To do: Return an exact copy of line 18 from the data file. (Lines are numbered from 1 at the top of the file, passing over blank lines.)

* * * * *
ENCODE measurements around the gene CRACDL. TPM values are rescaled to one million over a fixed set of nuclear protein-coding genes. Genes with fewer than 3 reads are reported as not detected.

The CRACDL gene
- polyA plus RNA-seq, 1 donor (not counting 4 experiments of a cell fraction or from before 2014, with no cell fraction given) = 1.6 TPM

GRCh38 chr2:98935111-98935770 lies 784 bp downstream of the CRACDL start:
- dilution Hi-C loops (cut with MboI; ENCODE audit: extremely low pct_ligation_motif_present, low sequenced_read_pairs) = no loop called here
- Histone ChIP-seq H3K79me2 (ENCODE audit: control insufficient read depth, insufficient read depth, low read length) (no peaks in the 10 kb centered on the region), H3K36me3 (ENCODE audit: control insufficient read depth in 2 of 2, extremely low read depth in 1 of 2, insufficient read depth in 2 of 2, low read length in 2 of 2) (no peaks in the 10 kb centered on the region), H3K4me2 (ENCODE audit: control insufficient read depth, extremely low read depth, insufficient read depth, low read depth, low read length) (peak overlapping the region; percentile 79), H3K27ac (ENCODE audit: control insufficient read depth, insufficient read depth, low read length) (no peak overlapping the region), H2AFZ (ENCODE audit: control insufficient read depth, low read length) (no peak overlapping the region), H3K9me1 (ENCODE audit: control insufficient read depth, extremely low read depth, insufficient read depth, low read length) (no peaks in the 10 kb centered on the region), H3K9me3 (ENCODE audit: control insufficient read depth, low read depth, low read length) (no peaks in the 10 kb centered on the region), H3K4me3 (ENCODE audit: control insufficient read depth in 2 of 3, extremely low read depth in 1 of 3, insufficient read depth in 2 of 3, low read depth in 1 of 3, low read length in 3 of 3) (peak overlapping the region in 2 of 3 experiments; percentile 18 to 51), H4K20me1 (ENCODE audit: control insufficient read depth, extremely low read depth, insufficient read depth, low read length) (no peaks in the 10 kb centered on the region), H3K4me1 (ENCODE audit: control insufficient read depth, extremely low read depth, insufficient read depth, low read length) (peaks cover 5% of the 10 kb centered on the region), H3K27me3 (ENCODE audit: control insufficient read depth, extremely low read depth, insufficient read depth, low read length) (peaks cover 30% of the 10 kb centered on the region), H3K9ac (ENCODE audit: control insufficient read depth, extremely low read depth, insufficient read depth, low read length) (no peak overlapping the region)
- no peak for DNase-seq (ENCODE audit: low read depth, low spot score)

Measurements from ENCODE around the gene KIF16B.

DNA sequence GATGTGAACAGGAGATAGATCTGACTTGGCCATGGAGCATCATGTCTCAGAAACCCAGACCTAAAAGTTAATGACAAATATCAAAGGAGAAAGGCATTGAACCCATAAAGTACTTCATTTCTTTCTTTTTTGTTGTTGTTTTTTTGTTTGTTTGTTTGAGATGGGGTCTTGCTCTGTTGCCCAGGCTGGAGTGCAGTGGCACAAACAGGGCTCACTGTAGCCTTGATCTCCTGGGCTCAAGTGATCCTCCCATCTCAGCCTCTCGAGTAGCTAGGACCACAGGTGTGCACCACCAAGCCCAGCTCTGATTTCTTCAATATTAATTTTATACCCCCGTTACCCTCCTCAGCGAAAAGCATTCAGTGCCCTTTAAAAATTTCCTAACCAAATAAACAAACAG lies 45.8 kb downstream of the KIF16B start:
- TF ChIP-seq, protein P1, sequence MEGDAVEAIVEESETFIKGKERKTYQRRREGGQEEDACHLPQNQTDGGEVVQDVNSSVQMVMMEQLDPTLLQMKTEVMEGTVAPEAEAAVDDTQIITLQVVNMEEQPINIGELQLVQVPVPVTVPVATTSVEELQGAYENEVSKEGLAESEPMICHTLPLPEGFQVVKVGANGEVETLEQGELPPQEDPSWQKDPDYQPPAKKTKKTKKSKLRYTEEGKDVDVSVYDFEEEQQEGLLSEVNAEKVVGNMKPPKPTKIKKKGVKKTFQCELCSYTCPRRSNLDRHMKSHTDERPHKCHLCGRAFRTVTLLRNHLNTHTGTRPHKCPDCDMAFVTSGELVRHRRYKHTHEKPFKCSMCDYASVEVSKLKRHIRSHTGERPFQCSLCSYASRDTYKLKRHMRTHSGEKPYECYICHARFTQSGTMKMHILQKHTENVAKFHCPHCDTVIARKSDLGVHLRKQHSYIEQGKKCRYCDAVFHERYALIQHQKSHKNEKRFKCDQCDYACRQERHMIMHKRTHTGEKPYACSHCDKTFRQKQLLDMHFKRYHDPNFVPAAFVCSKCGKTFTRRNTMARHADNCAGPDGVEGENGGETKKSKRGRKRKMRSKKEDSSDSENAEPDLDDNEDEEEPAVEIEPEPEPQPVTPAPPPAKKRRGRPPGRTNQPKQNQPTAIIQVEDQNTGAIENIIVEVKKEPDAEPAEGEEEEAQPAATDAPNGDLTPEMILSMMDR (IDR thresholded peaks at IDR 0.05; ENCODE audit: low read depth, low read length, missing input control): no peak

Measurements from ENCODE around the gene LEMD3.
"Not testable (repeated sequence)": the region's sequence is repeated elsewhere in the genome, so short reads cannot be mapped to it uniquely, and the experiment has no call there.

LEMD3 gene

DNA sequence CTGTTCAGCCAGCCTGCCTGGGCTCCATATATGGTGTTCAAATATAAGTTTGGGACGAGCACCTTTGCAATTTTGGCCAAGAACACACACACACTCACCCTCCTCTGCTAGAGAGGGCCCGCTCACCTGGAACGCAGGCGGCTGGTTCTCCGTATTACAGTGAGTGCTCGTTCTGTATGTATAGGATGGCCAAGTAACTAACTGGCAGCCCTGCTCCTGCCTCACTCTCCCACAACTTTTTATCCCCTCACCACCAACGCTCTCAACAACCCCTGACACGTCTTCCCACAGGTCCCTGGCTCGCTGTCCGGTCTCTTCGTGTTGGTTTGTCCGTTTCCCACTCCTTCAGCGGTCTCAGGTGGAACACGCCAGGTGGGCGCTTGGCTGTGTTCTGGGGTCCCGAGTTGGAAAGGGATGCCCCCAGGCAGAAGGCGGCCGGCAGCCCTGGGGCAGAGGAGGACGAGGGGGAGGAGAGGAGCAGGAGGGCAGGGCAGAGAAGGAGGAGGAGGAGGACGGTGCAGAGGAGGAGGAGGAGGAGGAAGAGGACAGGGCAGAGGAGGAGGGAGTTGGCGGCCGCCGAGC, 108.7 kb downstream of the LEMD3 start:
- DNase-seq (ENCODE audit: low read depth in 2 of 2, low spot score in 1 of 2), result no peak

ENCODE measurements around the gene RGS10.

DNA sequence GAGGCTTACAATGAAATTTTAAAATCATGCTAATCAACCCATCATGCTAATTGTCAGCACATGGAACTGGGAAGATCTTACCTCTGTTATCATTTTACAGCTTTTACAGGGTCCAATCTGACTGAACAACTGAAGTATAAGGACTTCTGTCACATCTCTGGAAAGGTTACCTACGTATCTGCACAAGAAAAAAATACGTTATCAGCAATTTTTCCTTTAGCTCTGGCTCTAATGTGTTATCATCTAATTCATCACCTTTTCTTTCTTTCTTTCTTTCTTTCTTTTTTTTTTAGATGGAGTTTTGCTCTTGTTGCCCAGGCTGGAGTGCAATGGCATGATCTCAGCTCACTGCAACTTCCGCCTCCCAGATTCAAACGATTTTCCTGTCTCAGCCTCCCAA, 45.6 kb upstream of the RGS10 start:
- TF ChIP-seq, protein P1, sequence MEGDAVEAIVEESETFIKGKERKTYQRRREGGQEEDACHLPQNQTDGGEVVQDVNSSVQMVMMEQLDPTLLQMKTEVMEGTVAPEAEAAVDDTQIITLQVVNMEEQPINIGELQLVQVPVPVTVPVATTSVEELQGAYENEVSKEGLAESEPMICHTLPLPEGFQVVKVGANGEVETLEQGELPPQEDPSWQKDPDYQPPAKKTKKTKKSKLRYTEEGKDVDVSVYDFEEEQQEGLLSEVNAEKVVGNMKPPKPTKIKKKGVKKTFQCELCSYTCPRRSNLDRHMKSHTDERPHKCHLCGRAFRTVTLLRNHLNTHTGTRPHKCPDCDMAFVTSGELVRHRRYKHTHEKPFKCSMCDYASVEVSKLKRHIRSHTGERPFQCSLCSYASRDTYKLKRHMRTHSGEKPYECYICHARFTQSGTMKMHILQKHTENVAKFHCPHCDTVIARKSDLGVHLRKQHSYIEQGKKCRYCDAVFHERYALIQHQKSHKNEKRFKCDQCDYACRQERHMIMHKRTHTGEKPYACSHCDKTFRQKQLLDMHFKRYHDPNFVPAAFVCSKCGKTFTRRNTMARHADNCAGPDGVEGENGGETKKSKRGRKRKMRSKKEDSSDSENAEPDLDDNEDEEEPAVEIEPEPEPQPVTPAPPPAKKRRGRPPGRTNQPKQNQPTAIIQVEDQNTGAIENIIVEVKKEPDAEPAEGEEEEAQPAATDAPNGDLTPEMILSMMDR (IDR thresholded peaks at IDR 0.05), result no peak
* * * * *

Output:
- TF ChIP-seq, protein P1, sequence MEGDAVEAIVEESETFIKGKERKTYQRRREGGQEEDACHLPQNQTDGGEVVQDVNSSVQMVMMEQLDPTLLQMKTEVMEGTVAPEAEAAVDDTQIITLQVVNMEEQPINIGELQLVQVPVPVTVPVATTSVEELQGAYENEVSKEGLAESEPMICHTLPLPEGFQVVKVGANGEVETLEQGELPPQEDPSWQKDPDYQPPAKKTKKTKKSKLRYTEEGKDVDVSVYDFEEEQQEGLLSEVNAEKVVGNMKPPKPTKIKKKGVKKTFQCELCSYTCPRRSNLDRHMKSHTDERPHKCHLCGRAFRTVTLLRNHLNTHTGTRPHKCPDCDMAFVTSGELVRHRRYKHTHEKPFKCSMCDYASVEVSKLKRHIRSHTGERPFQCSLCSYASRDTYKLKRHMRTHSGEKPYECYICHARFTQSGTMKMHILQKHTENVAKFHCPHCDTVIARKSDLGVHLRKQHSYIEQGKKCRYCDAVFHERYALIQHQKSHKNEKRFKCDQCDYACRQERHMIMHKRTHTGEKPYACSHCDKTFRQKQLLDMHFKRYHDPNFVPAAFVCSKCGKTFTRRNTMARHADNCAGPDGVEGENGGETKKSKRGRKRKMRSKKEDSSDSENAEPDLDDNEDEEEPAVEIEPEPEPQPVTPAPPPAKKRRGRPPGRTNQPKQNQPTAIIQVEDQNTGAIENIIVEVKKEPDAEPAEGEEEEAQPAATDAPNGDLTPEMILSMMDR (IDR thresholded peaks at IDR 0.05), result no peak